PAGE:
Unlike other mystery narratives, we don’t even know the name of the protagonist — only that of his sidekick, Yasuhiko Mano, often referred to as Yasu. This doesn’t stop the detective duo from having a lot of personality and wit, though.
Throughout the game, many of the player’s actions can be bounced off Yasu for comedic effect. For instance, if the protagonist requests Yasu to look for someone who isn’t present he meets with silence and responds, "No answer. So lonely….” If the player attempts to hit certain objects in the environment, Yasuhiko will respond with “Tap tap tap. Hey Boss, what are you hoping to find with all that tapping?”
Unlike other early adventure titles such as 1987’s Maniac Mansion, there is no fail state or game over in Portopia, and much of the experience consists of wandering down streets with no clue where to go next. (In my own playthrough, I imagined myself as a detective who has followed all the leads and is taking a walk to blow off some steam.) You can send Yasu to ask around with the locals to see what’s been up, call up a lead, or maybe pop into a bar where a suspect has seen.
It’s often difficult to figure out where the game wants you to look in each space, and like many older adventure games, Portopia seems to expect you will pixel hunt. Yet each room isn’t just a puzzle to solve, but a space with little things to find. Then something clicks, and the mystery continues on.
Portopia’s beauty shines brightest in these quiet, aimless moments. Despite its rudimentary aesthetics, the game manages to evocatively recreate the real-world spaces that inspired it. The streets of Hanakuma stretch into the ocean in the background. Kyoto is covered in large rolling green hills. The water of Kobe Harbor is only given detail by the squiggles indicating motion. A ferris wheel and single building sit side by side in the background.
It’s like looking at the ultrasound of a genre in utero.
Time to remember
While ahead of its time in many respects, Portopia is reined in by the hardware limitations of the early 1980s. The entire game is composed of still images and all of the noises are essentially harsh beeps. Nevertheless, the ambition behind Horii’s early dream of what games could be was unprecedented.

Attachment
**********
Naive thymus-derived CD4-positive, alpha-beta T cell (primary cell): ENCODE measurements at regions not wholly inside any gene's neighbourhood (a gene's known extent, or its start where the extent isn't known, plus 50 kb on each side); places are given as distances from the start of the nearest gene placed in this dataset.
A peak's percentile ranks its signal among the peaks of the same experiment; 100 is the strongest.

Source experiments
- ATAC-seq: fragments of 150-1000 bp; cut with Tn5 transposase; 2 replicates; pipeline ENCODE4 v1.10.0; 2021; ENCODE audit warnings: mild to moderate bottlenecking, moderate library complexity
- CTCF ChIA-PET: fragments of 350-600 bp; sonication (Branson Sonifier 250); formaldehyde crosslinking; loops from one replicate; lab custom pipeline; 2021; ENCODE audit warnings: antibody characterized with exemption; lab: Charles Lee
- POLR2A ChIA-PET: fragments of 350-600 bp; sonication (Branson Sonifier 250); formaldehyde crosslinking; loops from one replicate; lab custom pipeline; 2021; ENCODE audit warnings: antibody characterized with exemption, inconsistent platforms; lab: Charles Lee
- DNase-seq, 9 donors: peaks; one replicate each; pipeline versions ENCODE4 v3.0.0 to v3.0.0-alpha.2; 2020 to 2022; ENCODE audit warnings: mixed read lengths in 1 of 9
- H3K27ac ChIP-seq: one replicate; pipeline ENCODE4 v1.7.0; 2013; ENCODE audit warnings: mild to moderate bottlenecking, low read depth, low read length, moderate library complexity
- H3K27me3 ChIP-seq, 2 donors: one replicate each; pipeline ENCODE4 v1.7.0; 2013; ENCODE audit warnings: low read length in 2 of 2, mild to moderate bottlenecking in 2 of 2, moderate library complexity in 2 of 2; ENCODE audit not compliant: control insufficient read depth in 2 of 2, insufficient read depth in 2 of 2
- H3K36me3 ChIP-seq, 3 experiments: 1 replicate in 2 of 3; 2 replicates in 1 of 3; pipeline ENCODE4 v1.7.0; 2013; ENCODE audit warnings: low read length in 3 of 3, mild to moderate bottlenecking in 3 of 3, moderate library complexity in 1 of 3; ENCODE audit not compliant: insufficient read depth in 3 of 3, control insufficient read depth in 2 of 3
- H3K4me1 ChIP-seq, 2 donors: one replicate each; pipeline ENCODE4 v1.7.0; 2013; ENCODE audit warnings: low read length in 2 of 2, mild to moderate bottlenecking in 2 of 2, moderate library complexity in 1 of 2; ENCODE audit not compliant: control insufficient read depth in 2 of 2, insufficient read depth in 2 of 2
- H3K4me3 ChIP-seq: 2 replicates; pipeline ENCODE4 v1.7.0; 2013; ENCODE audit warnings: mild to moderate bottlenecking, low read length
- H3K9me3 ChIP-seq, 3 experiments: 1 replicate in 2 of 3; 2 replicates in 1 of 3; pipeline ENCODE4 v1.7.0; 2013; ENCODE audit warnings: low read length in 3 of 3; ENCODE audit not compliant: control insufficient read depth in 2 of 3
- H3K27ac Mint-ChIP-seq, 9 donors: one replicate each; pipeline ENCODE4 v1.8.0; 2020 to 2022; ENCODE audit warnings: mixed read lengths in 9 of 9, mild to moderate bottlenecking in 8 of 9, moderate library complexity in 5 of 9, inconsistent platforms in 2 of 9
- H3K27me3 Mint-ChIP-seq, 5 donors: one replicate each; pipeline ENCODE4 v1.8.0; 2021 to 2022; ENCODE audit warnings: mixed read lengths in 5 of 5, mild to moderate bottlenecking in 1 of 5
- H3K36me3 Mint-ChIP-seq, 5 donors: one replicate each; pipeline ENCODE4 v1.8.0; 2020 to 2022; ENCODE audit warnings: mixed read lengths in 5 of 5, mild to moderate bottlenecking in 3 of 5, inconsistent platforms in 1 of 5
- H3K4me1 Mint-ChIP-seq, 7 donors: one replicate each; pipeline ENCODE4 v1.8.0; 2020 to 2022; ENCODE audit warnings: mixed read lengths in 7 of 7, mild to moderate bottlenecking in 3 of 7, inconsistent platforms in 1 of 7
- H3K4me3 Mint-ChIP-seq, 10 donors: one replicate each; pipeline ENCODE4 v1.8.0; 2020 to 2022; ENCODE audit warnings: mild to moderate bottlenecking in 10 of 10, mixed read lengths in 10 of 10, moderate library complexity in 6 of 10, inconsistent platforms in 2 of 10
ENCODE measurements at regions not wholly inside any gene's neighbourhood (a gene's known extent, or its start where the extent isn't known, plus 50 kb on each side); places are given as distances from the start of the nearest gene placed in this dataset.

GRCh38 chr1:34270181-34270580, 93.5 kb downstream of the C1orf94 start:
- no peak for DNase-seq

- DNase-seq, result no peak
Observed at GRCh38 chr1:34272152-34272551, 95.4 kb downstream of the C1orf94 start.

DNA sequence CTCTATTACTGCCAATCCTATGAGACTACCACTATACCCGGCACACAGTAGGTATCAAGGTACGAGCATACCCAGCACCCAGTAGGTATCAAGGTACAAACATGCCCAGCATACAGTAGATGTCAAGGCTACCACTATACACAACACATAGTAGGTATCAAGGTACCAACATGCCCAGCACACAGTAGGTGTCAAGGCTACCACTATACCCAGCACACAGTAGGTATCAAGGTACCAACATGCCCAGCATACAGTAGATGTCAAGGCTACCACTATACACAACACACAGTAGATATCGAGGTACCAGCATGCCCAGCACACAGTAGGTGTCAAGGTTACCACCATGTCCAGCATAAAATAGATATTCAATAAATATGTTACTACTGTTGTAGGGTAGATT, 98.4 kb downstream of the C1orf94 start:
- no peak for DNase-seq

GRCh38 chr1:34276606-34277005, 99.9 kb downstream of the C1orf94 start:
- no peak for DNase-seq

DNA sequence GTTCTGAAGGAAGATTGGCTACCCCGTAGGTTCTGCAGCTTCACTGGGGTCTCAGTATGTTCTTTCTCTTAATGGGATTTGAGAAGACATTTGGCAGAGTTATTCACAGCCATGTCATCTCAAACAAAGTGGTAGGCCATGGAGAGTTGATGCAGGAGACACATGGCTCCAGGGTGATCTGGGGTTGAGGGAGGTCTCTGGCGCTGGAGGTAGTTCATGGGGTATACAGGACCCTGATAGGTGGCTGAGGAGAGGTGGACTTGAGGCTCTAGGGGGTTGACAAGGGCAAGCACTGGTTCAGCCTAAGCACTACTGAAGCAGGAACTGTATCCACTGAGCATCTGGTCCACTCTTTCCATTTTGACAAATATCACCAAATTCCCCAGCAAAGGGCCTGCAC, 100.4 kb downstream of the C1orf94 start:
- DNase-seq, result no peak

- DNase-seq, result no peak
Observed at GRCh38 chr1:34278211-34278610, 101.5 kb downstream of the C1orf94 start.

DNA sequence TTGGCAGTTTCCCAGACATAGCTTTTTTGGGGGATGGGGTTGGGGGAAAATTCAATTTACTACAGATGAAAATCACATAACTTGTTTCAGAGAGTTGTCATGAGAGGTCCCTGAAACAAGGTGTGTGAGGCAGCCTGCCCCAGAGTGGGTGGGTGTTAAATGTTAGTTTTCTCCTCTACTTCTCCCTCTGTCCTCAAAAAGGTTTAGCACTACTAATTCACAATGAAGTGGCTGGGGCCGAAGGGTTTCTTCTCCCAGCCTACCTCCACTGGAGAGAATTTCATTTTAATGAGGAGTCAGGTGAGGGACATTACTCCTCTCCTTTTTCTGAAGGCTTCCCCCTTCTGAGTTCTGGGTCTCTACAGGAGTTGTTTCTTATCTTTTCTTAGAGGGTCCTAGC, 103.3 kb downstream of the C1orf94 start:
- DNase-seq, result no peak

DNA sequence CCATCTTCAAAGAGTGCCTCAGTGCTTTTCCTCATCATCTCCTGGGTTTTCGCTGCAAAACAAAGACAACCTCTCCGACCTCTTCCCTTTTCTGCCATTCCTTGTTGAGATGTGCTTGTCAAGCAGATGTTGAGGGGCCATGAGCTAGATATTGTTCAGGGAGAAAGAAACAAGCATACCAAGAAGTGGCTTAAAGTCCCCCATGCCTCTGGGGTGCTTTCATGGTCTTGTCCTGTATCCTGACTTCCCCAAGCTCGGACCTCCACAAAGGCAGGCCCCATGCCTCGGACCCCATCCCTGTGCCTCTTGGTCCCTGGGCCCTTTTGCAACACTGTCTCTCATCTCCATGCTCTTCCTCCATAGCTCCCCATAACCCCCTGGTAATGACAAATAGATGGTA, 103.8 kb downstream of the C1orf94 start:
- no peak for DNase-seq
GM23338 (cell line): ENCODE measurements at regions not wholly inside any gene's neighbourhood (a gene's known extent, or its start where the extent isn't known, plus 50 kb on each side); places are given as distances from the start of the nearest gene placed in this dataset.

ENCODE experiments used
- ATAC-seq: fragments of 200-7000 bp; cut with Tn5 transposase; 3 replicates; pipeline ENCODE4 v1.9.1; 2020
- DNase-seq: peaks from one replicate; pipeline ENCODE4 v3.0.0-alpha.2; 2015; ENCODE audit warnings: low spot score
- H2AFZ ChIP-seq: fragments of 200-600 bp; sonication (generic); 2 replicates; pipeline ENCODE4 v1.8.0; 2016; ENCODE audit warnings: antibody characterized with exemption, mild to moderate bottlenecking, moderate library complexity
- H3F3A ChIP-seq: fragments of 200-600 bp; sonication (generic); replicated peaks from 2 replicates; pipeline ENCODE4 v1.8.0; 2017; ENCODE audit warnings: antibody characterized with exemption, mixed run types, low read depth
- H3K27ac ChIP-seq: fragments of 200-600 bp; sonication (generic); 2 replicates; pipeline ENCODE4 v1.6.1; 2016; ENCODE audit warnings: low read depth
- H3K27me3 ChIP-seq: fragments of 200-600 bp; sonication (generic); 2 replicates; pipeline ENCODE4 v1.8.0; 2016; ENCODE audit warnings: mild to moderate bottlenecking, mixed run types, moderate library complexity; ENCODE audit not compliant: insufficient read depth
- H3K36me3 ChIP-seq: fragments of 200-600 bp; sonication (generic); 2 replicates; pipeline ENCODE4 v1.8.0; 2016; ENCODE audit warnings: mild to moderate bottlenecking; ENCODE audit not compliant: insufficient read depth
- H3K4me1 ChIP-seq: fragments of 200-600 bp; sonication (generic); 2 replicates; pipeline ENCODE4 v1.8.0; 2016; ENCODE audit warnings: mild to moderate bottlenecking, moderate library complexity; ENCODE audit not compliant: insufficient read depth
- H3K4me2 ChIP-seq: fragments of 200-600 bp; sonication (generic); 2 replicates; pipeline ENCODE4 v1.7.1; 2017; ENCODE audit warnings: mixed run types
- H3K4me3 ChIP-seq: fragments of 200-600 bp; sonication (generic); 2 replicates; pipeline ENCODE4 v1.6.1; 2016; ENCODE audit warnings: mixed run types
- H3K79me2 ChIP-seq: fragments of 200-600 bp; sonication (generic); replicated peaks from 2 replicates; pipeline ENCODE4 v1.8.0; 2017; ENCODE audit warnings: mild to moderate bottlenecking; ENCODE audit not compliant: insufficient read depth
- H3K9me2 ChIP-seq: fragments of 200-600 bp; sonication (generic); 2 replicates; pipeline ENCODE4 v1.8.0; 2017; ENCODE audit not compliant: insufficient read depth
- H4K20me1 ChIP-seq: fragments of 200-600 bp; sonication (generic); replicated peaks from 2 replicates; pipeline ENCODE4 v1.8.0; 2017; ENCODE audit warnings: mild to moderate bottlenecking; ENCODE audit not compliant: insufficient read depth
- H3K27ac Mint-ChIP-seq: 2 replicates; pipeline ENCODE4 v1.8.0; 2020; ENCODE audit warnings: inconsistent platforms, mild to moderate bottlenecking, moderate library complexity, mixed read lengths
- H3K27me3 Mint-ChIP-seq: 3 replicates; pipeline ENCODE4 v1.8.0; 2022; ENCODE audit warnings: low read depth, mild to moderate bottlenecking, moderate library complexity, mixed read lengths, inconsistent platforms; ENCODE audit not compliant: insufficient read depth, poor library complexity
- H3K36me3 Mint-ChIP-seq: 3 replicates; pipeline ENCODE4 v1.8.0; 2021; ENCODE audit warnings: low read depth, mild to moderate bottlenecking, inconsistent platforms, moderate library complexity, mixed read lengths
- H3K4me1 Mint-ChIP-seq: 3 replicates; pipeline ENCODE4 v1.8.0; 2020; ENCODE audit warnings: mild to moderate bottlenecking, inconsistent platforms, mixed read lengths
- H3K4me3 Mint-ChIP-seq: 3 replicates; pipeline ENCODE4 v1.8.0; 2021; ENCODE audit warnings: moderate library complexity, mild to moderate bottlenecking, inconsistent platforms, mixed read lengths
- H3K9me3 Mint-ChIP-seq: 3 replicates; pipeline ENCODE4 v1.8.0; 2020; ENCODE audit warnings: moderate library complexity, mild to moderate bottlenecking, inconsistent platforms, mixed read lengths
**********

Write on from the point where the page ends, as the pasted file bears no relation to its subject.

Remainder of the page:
“The first computer I ever bought was an NEC PC-6001, and I very quickly learned BASIC after that. I thought programming was really fun and interesting. Then I started to get more ambitious, and I thought I could make the computer converse with you if I entered enough data… but I soon learned that kind of thing wasn’t possible, so I quit. After that, I figured that if I couldn’t make the computer create its own speech, then I’d try creating dialogue for the computer beforehand and just make it talk with you that way.”
When Horii first started developing Portopia, adventure games didn’t have much (if any) dialogue. Instead, they mostly focused on describing locations and having the player choose commands to move and interact with their environment.
The original version of Portopia asked the player to input all commands via keyboard. However, the Famicom port released in 1985 included a new interface called “command style.” (Horii had first used this in 1984’s Okhotsk ni Kiyu: Hokkaido Rensa Satsujin Jiken, the spiritual successor to Portopia.) Command style presents the player’s options on a side menu, instead of requiring a keyboard. The format became a staple in Japanese adventure games and inspired countless command-style games, including the Famicom Detective Club titles that were recently remade for the Switch.
“Then I started to get more ambitious.”
The Portopia Serial Murders deserves greater esteem and wider remembrance for its groundbreaking ideas and impact on the medium. While the game certainly shows its age, a single playthrough is an enjoyable reminder of how far the genre has come since.
We are reaching a point in time where visual novels are more accessible than ever, with some of the most seminal titles in the genre made available via fan or publisher translations very recently. However, for the longest time the genre has continued to be made a joke by Western audiences or only acknowledged when reaching a popular status. They need not remain as niche works left for enthusiasts to play but games which we acknowledge and celebrate for their contributions to what we play today.